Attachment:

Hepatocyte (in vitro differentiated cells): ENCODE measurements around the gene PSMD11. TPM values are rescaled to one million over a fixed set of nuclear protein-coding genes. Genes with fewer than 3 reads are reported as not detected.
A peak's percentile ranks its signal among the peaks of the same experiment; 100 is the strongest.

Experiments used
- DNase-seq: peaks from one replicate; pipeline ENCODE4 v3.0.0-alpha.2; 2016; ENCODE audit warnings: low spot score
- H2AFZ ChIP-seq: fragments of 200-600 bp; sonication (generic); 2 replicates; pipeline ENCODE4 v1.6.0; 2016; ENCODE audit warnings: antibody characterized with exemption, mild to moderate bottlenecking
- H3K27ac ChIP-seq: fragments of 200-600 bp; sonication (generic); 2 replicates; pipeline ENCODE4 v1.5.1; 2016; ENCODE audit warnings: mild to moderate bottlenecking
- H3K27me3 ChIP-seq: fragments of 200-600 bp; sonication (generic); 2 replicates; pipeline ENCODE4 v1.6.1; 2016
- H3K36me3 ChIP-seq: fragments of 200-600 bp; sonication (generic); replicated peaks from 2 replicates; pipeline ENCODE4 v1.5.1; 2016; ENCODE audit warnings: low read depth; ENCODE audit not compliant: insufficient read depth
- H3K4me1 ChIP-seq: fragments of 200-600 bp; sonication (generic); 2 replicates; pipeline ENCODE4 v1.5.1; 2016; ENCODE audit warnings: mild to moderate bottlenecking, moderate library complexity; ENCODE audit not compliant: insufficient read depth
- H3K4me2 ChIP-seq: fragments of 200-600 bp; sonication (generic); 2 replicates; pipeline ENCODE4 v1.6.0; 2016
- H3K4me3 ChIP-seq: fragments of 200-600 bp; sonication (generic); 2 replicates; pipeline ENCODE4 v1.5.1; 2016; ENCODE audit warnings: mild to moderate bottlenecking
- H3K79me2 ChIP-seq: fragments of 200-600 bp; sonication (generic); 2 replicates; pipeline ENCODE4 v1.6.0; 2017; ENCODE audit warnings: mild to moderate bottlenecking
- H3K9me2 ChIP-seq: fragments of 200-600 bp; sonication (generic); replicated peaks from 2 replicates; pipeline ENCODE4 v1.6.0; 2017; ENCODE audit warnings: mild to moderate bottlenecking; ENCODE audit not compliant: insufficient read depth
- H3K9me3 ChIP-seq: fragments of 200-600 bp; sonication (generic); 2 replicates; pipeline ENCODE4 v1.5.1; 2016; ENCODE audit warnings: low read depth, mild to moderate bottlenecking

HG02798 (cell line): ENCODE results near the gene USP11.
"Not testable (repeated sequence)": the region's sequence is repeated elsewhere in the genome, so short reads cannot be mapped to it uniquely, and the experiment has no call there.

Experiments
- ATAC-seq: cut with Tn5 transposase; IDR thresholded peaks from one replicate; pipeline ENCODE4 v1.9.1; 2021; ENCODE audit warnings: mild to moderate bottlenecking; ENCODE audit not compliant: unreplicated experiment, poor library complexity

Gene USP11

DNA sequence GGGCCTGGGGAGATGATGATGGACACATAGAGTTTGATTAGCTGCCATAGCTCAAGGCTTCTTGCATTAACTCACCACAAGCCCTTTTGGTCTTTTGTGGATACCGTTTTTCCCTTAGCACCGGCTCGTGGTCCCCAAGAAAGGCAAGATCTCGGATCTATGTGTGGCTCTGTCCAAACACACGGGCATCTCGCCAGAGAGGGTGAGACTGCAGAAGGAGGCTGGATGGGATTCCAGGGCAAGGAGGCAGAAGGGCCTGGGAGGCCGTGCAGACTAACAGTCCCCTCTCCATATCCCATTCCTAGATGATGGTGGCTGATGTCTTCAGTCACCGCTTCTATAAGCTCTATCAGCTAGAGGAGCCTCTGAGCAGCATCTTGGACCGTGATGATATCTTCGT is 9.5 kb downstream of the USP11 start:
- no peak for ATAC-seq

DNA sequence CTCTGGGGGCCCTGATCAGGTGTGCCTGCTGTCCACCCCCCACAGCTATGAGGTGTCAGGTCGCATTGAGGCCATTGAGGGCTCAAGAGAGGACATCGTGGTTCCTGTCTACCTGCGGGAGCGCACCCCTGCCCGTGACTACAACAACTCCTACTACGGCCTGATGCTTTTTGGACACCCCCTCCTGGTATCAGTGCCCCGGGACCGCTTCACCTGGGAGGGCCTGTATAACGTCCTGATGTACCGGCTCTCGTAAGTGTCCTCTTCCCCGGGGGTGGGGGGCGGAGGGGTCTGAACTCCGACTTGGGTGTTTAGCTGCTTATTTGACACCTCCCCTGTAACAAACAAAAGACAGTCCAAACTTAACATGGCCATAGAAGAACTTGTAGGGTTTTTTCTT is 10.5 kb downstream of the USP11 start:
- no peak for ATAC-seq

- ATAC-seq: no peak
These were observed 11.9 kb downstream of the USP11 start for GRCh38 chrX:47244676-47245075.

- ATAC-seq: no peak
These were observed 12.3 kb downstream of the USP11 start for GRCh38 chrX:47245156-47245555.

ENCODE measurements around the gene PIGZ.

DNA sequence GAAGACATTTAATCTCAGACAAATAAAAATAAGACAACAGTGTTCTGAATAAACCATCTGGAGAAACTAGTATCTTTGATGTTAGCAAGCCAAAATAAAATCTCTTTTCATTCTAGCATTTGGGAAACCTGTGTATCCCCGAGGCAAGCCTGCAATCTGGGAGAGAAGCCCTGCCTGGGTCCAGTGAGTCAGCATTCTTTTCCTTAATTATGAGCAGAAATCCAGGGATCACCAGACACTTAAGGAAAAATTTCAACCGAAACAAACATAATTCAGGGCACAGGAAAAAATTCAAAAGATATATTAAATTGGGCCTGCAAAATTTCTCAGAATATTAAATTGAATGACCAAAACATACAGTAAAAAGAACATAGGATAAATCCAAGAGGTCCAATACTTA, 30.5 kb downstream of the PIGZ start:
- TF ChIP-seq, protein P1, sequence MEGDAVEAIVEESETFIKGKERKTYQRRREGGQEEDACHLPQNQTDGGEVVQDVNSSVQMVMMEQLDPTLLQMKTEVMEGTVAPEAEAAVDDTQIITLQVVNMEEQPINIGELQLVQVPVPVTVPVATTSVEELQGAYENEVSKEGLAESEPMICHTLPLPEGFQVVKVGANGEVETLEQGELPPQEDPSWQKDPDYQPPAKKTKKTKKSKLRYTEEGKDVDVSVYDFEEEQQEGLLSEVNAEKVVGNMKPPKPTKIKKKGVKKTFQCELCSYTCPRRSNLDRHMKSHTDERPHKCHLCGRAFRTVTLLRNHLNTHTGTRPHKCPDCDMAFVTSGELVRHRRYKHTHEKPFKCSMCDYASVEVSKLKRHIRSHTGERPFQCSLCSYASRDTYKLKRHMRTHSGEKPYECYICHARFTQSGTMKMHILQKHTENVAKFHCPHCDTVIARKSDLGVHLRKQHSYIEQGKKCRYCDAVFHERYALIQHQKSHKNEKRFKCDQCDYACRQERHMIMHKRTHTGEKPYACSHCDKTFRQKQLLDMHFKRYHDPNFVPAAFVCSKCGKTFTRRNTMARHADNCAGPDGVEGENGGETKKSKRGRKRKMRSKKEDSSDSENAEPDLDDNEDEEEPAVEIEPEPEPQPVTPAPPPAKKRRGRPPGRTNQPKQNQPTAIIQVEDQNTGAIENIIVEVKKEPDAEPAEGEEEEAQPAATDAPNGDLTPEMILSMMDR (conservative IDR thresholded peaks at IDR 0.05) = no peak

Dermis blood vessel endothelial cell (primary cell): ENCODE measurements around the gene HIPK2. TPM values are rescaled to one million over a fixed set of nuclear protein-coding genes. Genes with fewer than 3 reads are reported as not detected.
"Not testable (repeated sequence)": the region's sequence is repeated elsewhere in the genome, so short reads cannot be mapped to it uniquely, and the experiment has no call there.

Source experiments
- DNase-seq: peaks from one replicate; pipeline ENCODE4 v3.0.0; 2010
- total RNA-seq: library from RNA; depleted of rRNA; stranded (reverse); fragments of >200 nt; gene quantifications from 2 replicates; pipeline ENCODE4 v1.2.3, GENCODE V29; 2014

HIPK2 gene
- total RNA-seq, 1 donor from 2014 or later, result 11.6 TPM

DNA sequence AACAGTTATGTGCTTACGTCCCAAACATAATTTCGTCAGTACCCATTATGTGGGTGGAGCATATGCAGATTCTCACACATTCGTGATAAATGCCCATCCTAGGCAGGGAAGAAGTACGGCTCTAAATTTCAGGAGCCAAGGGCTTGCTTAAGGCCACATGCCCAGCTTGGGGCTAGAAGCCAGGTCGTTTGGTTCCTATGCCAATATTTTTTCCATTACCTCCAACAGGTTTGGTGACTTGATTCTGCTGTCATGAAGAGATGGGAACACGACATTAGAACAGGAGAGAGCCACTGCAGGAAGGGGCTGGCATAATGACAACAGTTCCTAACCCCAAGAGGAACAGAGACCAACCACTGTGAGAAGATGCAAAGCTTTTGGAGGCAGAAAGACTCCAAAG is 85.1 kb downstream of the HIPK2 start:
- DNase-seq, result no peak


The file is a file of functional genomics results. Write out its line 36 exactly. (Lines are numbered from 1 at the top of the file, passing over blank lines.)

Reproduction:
HIPK2 gene